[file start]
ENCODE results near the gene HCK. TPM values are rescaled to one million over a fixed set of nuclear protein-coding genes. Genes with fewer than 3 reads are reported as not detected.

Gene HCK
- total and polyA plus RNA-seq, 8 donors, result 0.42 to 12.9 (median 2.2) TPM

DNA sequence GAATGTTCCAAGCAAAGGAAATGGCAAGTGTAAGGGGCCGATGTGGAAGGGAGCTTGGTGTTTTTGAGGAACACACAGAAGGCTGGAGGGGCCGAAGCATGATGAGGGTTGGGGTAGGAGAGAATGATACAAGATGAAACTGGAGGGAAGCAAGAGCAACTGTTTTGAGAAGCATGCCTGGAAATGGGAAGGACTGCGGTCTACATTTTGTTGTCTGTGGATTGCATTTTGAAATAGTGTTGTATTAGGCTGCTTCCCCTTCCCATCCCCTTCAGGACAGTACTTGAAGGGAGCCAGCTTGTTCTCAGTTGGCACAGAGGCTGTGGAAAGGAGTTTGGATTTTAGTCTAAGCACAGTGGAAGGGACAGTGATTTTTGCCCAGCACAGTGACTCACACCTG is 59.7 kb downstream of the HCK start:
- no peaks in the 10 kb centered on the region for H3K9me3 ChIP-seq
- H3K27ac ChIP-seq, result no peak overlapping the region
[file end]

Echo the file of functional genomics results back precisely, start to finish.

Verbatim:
ENCODE results near the gene HCK. TPM values are rescaled to one million over a fixed set of nuclear protein-coding genes. Genes with fewer than 3 reads are reported as not detected.

Gene HCK
- total and polyA plus RNA-seq, 8 donors, result 0.42 to 12.9 (median 2.2) TPM

DNA sequence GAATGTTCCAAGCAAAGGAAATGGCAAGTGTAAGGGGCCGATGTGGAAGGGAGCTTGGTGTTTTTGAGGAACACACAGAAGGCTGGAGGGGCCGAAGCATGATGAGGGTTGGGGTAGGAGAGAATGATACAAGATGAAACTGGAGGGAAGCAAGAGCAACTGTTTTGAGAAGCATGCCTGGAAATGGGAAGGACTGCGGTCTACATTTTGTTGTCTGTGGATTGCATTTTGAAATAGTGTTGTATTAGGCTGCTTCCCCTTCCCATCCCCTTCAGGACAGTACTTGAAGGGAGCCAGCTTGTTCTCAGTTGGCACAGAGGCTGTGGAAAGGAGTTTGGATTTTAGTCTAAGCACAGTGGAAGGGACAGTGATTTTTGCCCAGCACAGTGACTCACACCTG is 59.7 kb downstream of the HCK start:
- no peaks in the 10 kb centered on the region for H3K9me3 ChIP-seq
- H3K27ac ChIP-seq, result no peak overlapping the region